close

Вход

Забыли?

вход по аккаунту

?

Carbonic anhydrase heterozygosity and FST distributions in Kenyan baboon troops.

код для вставкиСкачать
Carbonic Anhydrase Heterozygosity and FSTDistributions
in Kenyan Baboon Troops
CAROLE OBER,' THOMAS J OLIVIER ' AND JOHN BUETTNER-JANUSCH
' Department ofAnthropology, Northwestern Uniuersrty, Euanston, Illinois 60201 and
'Department ofAnthropology, New York University, New York, N e u York 10003
K E Y WORDS Carbonic anhydrase
Microevolution Migration Pupio
-
. Heterozygous
advantage
.
ABSTRACT
An analysis of the distribution of carbonic anhydrase alleles in
troops of olive baboons, Pupio cynocephalus, is reported. In an earlier study
(Olivier, T. J., J. Buettner-Janusch and V. Buettner-Janusch, 1974, Am. J. Phys.
Anthrop., 41: 175-1901 the authors found a significant excess of heterozygotes
with a large amount of intertroop differentiation a t the CA ZZ locus. If balancing
selection is acting on the CA ZZ locus and maintaining a n excess of heterozygotes,
then the degree of local differentiation observed a t this locus is unexpected.
In this study the analyses of the CA Z and CA IZ data are extended and some
idiosyncratic features of baboon population structure are considered. Nonidealized forms of behavior, such as adult male migration and other age-specific
and sex-specific behaviors, may affect observed patterns of gene frequency distributions. The analysis reveals that the excess of heterozygotes a t the CA II
locus is localized in the females only and that the males are highly differentiated
among the troops. These findings suggest that a female-limited heterozygous
advantage exists a t the CA ZZ locus in this baboon population. A computer simulation model, RAMBLE, further suggests that recurrent male migration
between troops may explain the intertroop microdifferentiation found in primate
populations.
In an earlier study, we reported substantial
microspatial variations in gene frequencies of
neighboring troops of baboons (Olivier et al.,
'74). We described the distributions of carbonic anhydrase I and carbonic anhydrase I1
alleles in troops of olive baboons, Pupio
cynocephulus, from the Laikipia District of
Kenya (table 11. The troops studied were
grouped in two clusters in a relatively small
geographic area.
In our previous analyses, the entire sample
appeared to be in Hardy-Weinberg equilibrium a t the CA Z locus both before and after applying Wahlunds correction for subdivided
populations. Homogeneity tests of the CA Z
frequencies indicated the presence of statistically significant heterogeneities. We suggested t h a t migration and drift, acting approximately in accordance with Wright's island model (Wright, '31, '43,'651, were the
major forces affecting the distribution of
alleles at the CA Z locus.
AM. J. PHYS. ANTHROP. (1978)48: 95-100
The frequencies of the alleles at the CA ZZ
locus, however, were not as easily analyzed by
stochastic models. When Wahlund's version of
the Hardy-Weinberg model was applied to the
CA I I data, a significant excess of CA I1 heterozygotes was found. Considered alone, the
observed excess of heterozygotes could be
taken as evidence supporting a balanced polymorphism model for the CA ZZ locus. However,
if selection favoring heterozygotes is maintaining the polymorphism in this area of relatively small size, the gene frequencies should
be stable throughout the area, a t or near a n
equilibrium point (Cavalli-Sforza and Bodmer, '71). The equilibrium point will be determined by the fitnesses of the two homozygous
classes relative to that of the favored heterozygote.
Although we expected the gene frequencies
to be stable throughout the area, we found significant intertroop differentiation for the CA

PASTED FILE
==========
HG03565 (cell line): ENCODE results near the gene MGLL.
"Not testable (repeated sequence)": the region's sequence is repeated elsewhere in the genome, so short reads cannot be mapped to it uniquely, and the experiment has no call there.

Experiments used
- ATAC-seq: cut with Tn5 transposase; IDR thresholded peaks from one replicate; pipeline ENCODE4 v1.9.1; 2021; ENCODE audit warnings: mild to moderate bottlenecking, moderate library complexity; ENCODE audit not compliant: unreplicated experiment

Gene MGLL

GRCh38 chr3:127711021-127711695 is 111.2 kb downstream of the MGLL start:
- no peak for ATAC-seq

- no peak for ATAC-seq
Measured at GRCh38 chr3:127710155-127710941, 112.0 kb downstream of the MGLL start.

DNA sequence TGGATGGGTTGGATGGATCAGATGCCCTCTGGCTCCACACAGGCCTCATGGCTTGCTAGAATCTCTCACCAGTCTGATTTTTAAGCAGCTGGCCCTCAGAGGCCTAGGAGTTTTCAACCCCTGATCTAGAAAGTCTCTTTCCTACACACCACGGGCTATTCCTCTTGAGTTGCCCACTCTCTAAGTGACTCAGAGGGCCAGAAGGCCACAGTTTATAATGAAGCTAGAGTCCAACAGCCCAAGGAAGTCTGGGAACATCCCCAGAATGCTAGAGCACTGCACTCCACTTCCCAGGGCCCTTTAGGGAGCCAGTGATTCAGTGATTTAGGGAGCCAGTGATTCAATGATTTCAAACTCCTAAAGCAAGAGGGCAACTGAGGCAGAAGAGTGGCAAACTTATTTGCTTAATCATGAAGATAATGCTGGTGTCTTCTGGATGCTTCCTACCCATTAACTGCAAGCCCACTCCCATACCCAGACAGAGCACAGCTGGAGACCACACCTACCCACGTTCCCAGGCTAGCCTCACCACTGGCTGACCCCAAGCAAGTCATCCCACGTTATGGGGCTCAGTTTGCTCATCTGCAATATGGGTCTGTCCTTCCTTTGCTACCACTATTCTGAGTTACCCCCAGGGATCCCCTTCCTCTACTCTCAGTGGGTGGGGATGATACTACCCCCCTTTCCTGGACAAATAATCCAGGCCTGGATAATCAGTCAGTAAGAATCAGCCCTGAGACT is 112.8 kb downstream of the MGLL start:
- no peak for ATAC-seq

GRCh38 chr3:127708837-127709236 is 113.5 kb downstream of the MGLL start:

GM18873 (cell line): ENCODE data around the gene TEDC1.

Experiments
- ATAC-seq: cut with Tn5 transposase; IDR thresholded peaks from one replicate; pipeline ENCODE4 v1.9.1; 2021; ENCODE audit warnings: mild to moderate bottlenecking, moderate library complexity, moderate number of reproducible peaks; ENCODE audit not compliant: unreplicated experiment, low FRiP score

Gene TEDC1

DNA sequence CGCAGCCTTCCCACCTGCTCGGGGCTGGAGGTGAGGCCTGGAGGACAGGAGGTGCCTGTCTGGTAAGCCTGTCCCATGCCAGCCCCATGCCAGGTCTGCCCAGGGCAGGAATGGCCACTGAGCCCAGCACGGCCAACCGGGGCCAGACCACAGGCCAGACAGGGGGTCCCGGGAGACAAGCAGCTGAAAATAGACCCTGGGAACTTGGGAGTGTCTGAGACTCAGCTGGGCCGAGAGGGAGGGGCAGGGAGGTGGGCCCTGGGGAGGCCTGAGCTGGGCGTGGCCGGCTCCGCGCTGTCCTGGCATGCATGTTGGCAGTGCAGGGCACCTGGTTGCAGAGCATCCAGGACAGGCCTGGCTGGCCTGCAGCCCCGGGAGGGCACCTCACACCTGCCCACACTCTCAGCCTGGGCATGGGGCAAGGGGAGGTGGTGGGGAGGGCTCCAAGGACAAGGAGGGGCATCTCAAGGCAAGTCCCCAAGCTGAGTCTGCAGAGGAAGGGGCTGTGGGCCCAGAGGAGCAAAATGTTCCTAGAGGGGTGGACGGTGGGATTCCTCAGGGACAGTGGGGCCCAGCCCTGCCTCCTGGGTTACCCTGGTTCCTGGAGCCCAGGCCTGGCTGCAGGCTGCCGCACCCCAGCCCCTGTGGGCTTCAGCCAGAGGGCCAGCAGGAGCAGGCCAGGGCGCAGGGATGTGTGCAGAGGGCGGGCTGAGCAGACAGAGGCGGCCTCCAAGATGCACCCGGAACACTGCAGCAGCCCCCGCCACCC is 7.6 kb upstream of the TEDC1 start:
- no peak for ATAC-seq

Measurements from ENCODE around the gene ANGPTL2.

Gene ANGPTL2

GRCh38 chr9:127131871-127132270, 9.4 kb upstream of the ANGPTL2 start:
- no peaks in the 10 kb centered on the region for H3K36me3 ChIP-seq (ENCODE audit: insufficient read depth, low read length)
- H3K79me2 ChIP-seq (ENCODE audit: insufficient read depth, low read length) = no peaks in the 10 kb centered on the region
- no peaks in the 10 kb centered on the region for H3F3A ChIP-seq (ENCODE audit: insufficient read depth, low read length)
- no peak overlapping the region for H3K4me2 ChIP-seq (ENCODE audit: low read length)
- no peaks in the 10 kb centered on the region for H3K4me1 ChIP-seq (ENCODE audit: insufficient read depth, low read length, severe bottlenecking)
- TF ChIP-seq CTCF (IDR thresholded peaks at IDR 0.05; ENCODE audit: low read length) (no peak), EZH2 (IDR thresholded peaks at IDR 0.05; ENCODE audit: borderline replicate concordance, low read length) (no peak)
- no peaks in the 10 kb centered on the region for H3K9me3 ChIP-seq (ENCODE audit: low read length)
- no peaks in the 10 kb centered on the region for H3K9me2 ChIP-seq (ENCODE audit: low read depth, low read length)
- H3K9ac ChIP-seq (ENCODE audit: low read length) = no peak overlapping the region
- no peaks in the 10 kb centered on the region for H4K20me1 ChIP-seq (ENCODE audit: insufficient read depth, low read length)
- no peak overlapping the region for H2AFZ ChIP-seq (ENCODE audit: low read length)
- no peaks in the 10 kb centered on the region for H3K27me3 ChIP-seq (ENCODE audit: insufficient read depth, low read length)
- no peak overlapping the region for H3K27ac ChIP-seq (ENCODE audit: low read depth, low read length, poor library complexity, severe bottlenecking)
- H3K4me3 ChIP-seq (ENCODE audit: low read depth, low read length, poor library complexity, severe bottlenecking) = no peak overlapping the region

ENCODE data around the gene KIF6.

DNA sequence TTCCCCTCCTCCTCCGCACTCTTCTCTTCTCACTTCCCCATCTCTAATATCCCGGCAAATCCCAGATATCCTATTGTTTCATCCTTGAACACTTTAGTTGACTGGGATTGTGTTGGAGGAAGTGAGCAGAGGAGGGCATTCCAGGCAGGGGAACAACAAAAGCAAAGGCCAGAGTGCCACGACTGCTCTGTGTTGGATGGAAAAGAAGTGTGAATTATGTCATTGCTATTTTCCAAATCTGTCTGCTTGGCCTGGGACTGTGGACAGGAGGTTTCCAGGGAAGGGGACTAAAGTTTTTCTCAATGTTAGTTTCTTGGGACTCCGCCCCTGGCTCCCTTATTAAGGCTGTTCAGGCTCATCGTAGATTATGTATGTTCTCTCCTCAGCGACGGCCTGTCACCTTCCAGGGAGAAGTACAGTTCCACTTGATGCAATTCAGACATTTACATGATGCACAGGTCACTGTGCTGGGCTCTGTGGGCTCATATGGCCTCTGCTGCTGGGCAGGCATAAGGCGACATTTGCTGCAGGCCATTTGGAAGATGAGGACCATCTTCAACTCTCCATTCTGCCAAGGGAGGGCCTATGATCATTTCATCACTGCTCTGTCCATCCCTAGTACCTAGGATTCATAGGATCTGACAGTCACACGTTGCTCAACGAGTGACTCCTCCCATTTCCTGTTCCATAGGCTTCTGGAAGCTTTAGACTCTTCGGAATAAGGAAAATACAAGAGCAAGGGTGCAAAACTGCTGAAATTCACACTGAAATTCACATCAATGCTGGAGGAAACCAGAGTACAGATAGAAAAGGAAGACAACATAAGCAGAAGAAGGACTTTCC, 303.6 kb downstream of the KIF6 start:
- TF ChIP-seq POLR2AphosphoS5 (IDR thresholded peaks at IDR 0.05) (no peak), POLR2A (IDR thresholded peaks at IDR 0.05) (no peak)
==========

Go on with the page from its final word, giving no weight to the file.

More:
95
96
C. OBER, T. J. OLIVIER AND J . BUETTNER-JANUSCH
TABLE 1
Frequencies of the common alleles at the CA I
and CA I1 loci
Frequency
Troop
CA la
CA
IP
A
B
C
D
E
F
G
H
I
J
0.76
0.91 '
0.91
0.82
0.93
0.77
0.85
0.94
0.87
0.88
0.78
0.97 '
0.90
0.82
0.88
0.72
0.48
0.57
0.77
0.79
p:- XniPi
0.86
0.79
0.0355
0.0995
In,
FsT=V/$-$
Homogeneity
X 2 (9d.f.)
32.96
P
< 0.001
Hardy Weinberg with Wahlund's correction
0.04
X2
P
> 0.95
' Frequencies
<
<
97.75
0.001
11.64
0.001
differ slightly from 1974 analysis. see text for
details.
ZZ frequencies. The level of gene frequency differentiation a t the CA 11 locus is considerably
greater than t h a t observed a t the CA I locus
(table 1). Such large genetic microdifferentiation is difficult to reconcile with the proposition that there is balancing selection acting
on the CA ZI locus; that is, how could the CA I1
polymorphism, one perhaps subject to heterozygous advantage or stabilizing selection,
show such large microspatial variations in
gene frequencies? Earlier (Olivier e t al., '74)
we discussed various conflicting propositions
to explain what we found, but we left the questions unresolved.
We have become increasingly aware of the
degrees to which primate social structures differ from the simple, idealized structures assumed in many population genetic models.
In these models (Wright, '31, '43; Crow and
Kimura, '70; Cavalli-Sforza and Bodmer, '71;
Li, '76; Kimura and Weiss, '64) breeding
population sizes are assumed to remain constant over time, and migration usually occurs
in a regular, idealized fashion. Migrants are
generally considered to represent a random
sample of each local population. However, in
many primate populations kinship-related
patterns of behavior, periodic troop fissioning,
and high levels of adult male-only migration
occur regularly and probably influence the ob-
served gene frequencies. Primate social behavior, potentially influential, is disregarded
in most population genetic models and may be
a major determinant of the patterns of gene
frequency differentiation observed in some
human and nonhuman primate groups. Therefore, we have extended the analysis of data on
baboon carbonic anhydrase in an attempt to
account for the age-specific and sex-specific
behaviors t h a t may influence the distribution
of alleles within baboon populations.
We present the results of a further analysis